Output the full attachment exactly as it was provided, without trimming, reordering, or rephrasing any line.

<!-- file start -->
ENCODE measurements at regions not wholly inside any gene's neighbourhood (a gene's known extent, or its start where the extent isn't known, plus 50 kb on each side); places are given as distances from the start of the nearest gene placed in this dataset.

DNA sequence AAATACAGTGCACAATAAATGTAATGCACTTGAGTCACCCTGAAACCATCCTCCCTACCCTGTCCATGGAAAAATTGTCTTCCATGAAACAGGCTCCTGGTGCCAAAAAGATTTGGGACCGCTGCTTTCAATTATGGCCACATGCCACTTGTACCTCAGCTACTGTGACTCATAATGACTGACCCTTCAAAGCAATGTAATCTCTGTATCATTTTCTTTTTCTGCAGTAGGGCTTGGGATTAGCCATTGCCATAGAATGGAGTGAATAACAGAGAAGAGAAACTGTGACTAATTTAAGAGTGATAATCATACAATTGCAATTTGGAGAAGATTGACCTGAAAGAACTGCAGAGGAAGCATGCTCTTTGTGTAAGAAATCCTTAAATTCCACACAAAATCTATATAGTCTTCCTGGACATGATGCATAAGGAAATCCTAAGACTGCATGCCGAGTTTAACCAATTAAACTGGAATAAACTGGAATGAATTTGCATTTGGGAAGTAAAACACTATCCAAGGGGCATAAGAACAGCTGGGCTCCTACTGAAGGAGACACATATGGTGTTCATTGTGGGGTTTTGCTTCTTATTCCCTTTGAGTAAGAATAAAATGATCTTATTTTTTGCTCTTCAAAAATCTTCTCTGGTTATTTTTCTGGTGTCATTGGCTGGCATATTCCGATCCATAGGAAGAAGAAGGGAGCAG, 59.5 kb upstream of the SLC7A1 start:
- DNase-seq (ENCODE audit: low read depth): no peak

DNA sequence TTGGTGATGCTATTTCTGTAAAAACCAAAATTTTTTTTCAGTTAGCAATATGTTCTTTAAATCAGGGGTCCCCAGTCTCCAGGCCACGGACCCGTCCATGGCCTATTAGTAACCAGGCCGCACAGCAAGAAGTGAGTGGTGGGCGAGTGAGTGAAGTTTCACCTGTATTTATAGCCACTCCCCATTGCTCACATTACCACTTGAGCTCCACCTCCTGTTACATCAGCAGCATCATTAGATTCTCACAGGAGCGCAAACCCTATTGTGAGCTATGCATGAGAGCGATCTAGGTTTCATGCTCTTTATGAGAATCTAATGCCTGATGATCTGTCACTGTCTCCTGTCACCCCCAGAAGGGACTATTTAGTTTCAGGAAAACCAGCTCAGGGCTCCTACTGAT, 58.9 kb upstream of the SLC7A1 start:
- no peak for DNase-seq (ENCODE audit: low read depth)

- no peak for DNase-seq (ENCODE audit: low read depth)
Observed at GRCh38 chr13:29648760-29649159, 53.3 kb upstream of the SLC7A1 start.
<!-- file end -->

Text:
ENCODE measurements at regions not wholly inside any gene's neighbourhood (a gene's known extent, or its start where the extent isn't known, plus 50 kb on each side); places are given as distances from the start of the nearest gene placed in this dataset.

DNA sequence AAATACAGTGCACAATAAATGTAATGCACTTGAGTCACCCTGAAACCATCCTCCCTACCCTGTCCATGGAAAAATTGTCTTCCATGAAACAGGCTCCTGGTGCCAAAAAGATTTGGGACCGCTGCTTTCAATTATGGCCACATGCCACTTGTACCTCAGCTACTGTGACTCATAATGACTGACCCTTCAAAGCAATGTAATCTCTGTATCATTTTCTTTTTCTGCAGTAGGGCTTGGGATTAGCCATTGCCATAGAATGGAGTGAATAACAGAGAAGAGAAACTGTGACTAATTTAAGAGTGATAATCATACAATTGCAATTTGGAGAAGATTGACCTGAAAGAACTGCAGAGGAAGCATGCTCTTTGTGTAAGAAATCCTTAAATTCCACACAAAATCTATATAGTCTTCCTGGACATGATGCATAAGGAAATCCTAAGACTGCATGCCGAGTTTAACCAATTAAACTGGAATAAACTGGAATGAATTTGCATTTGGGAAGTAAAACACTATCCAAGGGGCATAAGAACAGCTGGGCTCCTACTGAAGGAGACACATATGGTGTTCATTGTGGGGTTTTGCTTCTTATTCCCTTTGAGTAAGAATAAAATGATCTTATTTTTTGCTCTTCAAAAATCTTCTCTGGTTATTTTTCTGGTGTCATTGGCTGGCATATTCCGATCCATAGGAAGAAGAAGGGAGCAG, 59.5 kb upstream of the SLC7A1 start:
- DNase-seq (ENCODE audit: low read depth): no peak

DNA sequence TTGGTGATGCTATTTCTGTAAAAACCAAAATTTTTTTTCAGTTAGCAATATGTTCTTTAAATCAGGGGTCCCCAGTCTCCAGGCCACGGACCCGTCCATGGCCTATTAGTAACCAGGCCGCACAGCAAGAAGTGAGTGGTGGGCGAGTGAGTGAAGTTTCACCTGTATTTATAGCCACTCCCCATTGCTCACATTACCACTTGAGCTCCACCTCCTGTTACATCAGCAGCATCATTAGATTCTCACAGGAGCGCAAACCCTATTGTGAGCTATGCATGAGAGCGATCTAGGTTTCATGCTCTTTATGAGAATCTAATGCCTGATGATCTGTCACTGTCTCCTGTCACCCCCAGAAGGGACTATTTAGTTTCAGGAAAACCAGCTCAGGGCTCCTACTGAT, 58.9 kb upstream of the SLC7A1 start:
- no peak for DNase-seq (ENCODE audit: low read depth)

- no peak for DNase-seq (ENCODE audit: low read depth)
Observed at GRCh38 chr13:29648760-29649159, 53.3 kb upstream of the SLC7A1 start.